Morocco

Everyone told me not to go to Morocco alone. But I wanted to go and it was November and my friends all had jobs. And I wasn't gonna not go just because people told me I shouldn't. So I went. And it sucked sometimes, but overall was a great trip. The guys expected me to be a whore and wanted to either sleep with me or marry me, or I guess both, and were really persistent. That got old fast, but was definitely an experience. Overall, people were incredibly friendly and helpful and generous. It's beautiful, the food is good, I learned some French and some Arabic. Good times.


On the boat from Algeciras, Spain, to Tangier.



Tangier

Beautiful, but look at all the trash.





The hand of Fatima. Fatima was Mohammed's daughter; the hand is supposed to ward off evil spirits and is on doors all over Morocco.


People take dough to public bakeries to have their bread made.




The first of many unsolicited tour guides.







Chefchouan

Little town in the Rif mountains that's bluewashed instead of whitewashed.




On the bus from Chefchouan to Fès



Fès

Fès is a mosh pit, a labyrinth, a snake pit. I didn't do a great job of photographing it. Picture a thousand little alley streets (actually I think they claim there are something like 7000 streets in the medina) packed full of people, donkeys, carts, cats; it teems with humanity. They sell goat heads in the streets. And everybody wants to be your tour guide. It's like a carnival ride that you have to just give in to.







Everyone in Morocco has satellite TV. People who don't have plumbing or floors in their houses have satellite TV. It's the first thing they show you when you go inside.



Leather tanneries









Marrakech



More satellite dishes



Huge central square with food, music, storytellers, snake charmers, gropers. And freshly-squeezed orange juice for about fifty cents.



Chez Rabia: In case you were wondering what became of Vanilla Ice



Erg Chebbi

I did a four-day camel trek through the desert. The night I got there it poured rain. Whatever.

Hotel Sahara



Ali, my guide



The rain was the first they'd had in ten years. We had to go almost to Algeria one day because the camel refused to cross this little steam that the rain made.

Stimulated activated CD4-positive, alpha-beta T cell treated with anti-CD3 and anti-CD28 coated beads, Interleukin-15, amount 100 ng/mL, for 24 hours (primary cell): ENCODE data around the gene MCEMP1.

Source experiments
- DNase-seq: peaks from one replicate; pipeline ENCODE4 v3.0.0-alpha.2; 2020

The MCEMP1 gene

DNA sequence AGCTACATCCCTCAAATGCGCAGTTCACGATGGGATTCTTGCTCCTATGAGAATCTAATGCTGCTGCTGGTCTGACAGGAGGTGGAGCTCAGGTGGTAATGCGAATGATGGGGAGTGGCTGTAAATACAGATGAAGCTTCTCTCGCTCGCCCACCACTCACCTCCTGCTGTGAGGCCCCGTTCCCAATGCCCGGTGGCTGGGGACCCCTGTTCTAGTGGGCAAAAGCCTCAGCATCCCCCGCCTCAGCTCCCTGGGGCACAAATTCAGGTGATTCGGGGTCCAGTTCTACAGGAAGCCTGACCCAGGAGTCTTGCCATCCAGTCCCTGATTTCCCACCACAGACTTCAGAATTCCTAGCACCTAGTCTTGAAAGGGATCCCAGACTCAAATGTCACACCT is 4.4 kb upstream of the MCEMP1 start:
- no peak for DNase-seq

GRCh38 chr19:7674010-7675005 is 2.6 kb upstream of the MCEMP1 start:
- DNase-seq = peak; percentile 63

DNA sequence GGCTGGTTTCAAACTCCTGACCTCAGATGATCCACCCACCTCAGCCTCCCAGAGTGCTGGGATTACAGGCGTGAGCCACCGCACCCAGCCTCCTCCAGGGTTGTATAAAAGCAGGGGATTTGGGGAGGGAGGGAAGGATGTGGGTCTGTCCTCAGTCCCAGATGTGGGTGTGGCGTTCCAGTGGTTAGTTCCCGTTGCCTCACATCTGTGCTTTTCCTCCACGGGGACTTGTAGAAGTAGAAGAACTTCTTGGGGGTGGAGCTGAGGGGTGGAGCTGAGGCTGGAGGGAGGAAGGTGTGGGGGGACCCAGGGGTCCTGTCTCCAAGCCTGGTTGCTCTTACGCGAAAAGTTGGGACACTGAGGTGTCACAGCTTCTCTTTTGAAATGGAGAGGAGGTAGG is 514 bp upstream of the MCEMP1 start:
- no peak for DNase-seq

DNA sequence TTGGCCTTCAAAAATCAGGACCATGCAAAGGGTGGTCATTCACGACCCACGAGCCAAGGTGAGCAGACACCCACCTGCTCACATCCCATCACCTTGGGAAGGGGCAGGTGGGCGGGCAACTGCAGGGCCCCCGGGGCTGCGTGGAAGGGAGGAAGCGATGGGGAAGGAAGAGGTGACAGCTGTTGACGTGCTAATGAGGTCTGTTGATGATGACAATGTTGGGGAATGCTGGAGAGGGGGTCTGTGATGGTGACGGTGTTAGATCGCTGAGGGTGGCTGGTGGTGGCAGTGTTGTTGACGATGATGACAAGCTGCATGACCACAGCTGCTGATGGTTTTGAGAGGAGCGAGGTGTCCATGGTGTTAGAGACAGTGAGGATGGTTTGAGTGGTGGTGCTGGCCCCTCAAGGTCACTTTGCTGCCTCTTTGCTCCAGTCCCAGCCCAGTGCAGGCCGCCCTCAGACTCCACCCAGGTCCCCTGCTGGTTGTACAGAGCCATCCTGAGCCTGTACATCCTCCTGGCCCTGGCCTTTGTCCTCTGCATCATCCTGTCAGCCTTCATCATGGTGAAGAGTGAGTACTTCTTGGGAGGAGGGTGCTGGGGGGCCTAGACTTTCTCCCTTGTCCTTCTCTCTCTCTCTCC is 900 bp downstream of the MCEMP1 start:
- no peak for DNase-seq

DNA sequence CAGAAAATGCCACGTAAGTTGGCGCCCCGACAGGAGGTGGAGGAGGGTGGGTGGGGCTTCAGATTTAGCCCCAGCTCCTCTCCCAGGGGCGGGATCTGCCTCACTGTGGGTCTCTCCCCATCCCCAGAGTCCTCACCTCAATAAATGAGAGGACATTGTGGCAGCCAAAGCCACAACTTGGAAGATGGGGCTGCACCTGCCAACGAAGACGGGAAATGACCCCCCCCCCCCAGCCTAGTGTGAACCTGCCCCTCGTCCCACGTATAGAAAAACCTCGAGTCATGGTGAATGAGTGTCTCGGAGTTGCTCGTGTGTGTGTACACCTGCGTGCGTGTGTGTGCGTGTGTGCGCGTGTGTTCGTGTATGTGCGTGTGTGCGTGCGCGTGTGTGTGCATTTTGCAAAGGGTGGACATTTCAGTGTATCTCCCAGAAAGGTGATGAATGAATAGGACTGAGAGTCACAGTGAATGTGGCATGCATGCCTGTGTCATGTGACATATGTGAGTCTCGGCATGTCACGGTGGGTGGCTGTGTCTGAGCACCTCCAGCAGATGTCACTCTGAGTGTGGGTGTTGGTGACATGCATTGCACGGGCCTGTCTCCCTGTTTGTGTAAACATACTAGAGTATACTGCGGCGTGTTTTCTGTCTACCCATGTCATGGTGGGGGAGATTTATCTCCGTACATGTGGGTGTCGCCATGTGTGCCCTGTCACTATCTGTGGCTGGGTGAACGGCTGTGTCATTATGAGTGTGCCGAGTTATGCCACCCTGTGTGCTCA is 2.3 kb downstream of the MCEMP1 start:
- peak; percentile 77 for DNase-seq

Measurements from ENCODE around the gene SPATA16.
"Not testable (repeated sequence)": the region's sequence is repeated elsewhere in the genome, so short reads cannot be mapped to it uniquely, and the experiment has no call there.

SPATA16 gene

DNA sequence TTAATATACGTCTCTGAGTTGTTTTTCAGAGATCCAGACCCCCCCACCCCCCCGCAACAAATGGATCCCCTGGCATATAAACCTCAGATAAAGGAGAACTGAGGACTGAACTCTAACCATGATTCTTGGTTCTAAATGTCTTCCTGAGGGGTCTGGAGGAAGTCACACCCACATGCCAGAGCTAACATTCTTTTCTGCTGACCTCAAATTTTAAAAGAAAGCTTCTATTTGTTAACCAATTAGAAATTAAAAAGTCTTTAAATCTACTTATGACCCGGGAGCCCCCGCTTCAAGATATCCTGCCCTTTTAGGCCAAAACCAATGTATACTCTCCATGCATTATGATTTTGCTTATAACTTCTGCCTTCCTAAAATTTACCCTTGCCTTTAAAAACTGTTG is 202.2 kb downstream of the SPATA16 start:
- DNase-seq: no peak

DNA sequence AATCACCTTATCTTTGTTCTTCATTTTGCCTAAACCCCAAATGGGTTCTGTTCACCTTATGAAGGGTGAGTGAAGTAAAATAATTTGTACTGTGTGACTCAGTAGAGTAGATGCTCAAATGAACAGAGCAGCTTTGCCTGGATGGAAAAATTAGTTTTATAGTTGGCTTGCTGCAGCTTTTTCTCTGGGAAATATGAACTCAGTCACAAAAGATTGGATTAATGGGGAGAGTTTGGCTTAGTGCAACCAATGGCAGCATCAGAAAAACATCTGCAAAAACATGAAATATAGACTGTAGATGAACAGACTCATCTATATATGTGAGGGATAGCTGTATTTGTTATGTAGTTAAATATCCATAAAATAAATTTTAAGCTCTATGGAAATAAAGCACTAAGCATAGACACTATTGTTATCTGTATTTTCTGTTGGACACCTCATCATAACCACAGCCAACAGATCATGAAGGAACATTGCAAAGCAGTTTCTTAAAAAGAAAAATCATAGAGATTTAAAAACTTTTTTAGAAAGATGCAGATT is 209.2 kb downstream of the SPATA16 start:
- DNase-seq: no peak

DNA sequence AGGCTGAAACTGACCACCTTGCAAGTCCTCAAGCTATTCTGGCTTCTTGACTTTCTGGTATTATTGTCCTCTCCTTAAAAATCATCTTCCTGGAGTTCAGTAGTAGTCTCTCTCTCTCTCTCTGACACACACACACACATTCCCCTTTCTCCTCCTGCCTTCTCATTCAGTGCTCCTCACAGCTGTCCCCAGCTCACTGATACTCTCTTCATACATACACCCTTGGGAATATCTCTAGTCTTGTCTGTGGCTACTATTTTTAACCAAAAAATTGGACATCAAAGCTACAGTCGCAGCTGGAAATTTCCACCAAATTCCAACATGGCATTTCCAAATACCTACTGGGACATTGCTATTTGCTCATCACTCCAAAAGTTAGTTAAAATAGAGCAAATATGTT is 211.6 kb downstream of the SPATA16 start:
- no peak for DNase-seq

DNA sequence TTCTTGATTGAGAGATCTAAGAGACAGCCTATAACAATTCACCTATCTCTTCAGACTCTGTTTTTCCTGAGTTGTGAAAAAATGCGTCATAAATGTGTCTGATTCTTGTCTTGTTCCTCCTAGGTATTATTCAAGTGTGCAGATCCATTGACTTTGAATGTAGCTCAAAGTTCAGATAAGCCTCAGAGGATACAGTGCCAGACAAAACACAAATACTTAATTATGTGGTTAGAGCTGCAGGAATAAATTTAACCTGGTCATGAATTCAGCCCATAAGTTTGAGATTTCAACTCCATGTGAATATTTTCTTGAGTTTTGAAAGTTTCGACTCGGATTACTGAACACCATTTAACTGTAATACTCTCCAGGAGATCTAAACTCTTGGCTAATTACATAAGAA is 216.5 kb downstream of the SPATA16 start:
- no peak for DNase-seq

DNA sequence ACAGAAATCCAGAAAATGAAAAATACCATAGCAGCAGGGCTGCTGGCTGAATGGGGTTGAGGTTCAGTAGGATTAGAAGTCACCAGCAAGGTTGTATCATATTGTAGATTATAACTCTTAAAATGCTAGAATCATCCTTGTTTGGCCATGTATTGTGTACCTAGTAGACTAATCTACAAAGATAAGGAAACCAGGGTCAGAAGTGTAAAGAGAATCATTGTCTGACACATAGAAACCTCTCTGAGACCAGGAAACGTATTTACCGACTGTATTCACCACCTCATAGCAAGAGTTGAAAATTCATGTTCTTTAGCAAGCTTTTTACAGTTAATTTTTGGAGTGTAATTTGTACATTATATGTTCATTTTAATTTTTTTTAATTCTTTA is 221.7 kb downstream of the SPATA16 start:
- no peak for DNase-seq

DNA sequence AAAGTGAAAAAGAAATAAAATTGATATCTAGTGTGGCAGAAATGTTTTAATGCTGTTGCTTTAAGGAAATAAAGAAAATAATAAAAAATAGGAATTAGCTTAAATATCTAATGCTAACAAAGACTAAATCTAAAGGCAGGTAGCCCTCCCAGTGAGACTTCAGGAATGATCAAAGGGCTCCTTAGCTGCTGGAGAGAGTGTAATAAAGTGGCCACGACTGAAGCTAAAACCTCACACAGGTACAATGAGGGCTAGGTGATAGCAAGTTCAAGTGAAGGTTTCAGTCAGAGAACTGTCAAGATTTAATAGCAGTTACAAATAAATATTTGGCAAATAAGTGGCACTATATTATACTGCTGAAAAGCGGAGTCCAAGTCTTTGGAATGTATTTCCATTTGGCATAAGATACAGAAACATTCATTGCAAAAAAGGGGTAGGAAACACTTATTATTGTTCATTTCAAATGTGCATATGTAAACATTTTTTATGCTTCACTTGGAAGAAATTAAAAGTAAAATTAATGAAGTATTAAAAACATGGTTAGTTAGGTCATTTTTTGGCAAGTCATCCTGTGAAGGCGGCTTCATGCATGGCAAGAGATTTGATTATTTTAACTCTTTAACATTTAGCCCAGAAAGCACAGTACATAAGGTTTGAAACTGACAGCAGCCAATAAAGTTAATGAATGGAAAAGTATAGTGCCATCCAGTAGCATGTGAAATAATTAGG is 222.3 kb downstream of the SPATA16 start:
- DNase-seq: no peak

My vehicle





It takes a lot for me to like a kid, but this little nomad was cool as hell. We didn't come close to sharing a common language, but had fun taking pictures.













This is a well.







The last night in the desert we stayed in what they call the African village (Africa in Morocco means sub-Saharan--this was a village of about a hundred people who came from I think Senegal) and heard gnawa music. You can do a lot with three strings, a drum, and some krakebs.








Essaouira

On the Atlantic coast. The opening sequence of Orson Welles' Othello was filmed here.





Casablanca

For being so famous, there's almost nothing to do in Casablanca. But it does have the world's third largest mosque, one of the few that tourists are allowed to visit. (For a fee, of course.) Was built for the 60th birthday of King Hassan II (father of current King Mohammed VI) and paid for by a universal police-enforced tax. It's good to be king, I guess.











I got to sneak into this church because the guard thought I was part of a tour group.



With Rajaa, my host in Casablanca






Tunisia

After three weeks in Morocco I went to Tunisia for two weeks. In retrospect I probably should have gone to Egypt. C'est la vie. Tunisia is a lot like Morocco, and doesn't have pyramids.

Carthage

The ruins at Carthage were pretty cool. It's an absolutely beautiful place; I guess that's why everyone was fighting over it way back when.







What's left of the Roman baths.



Mosaic floors





They sacrificed children here.











American World War II cemetery. I'm a sucker for WWII. Made me homesick.



The guard at the museum in Tunis made me climb under the barrier and pose with this old stone thing.



Tataouine

In southern Tunisia. Close to where they filmed the first Star Wars, and where Luke Skywalker's hometown was named after.









And this wasn't even the worst toilet I had to use. The hose on the wall replaces toilet paper.



Gabès

Near the Libyan border. I wish I'd taken a photo of the sign for Tripoli.



The guy on the left wanted to marry me. That we didn't share a common language bothered him not.



Tozeur

Near the Algerian border. It has this nice palm oasis, but you can't look too closely because the oasis (like most of North Africa, unfortunately) is full of trash.











Hotel courtyard. Was a bad tourist and spent an afternoon reading the newspaper here.



Bizerte

Little fishing village at the top of Tunisia. Northernmost point in Africa, I think.



Sidi Bou Said

The highlight of the Tunisia trip, this little village outside of Tunis was soooo cute.













View from an outdoor cafe